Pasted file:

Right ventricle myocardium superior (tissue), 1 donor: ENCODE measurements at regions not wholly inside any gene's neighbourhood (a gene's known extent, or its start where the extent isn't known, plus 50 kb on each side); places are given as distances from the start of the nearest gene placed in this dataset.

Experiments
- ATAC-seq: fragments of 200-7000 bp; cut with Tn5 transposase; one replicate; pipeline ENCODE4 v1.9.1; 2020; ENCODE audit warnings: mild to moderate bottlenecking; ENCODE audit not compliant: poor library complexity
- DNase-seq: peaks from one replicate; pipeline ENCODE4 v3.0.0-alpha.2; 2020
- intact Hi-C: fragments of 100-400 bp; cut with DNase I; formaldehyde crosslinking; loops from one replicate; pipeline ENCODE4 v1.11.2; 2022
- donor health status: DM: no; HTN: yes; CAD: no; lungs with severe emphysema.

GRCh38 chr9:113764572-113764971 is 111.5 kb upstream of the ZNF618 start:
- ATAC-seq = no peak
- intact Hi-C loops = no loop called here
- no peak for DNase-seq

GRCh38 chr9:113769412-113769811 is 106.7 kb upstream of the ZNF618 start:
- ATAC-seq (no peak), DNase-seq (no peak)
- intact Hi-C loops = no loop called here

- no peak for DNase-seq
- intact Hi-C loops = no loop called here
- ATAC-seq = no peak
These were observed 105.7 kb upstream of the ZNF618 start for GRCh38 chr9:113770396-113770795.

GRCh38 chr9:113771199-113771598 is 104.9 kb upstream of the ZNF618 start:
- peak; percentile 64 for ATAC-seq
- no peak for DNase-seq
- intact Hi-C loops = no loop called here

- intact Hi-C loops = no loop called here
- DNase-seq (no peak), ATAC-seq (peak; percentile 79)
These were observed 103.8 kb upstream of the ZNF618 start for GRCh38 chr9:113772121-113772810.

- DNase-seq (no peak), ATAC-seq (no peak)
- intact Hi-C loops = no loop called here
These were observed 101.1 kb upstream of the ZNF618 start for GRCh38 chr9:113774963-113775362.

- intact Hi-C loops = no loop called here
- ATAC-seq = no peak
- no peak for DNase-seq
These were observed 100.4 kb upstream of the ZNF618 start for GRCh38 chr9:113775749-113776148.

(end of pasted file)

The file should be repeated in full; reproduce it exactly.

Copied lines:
Right ventricle myocardium superior (tissue), 1 donor: ENCODE measurements at regions not wholly inside any gene's neighbourhood (a gene's known extent, or its start where the extent isn't known, plus 50 kb on each side); places are given as distances from the start of the nearest gene placed in this dataset.

Experiments
- ATAC-seq: fragments of 200-7000 bp; cut with Tn5 transposase; one replicate; pipeline ENCODE4 v1.9.1; 2020; ENCODE audit warnings: mild to moderate bottlenecking; ENCODE audit not compliant: poor library complexity
- DNase-seq: peaks from one replicate; pipeline ENCODE4 v3.0.0-alpha.2; 2020
- intact Hi-C: fragments of 100-400 bp; cut with DNase I; formaldehyde crosslinking; loops from one replicate; pipeline ENCODE4 v1.11.2; 2022
- donor health status: DM: no; HTN: yes; CAD: no; lungs with severe emphysema.

GRCh38 chr9:113764572-113764971 is 111.5 kb upstream of the ZNF618 start:
- ATAC-seq = no peak
- intact Hi-C loops = no loop called here
- no peak for DNase-seq

GRCh38 chr9:113769412-113769811 is 106.7 kb upstream of the ZNF618 start:
- ATAC-seq (no peak), DNase-seq (no peak)
- intact Hi-C loops = no loop called here

- no peak for DNase-seq
- intact Hi-C loops = no loop called here
- ATAC-seq = no peak
These were observed 105.7 kb upstream of the ZNF618 start for GRCh38 chr9:113770396-113770795.

GRCh38 chr9:113771199-113771598 is 104.9 kb upstream of the ZNF618 start:
- peak; percentile 64 for ATAC-seq
- no peak for DNase-seq
- intact Hi-C loops = no loop called here

- intact Hi-C loops = no loop called here
- DNase-seq (no peak), ATAC-seq (peak; percentile 79)
These were observed 103.8 kb upstream of the ZNF618 start for GRCh38 chr9:113772121-113772810.

- DNase-seq (no peak), ATAC-seq (no peak)
- intact Hi-C loops = no loop called here
These were observed 101.1 kb upstream of the ZNF618 start for GRCh38 chr9:113774963-113775362.

- intact Hi-C loops = no loop called here
- ATAC-seq = no peak
- no peak for DNase-seq
These were observed 100.4 kb upstream of the ZNF618 start for GRCh38 chr9:113775749-113776148.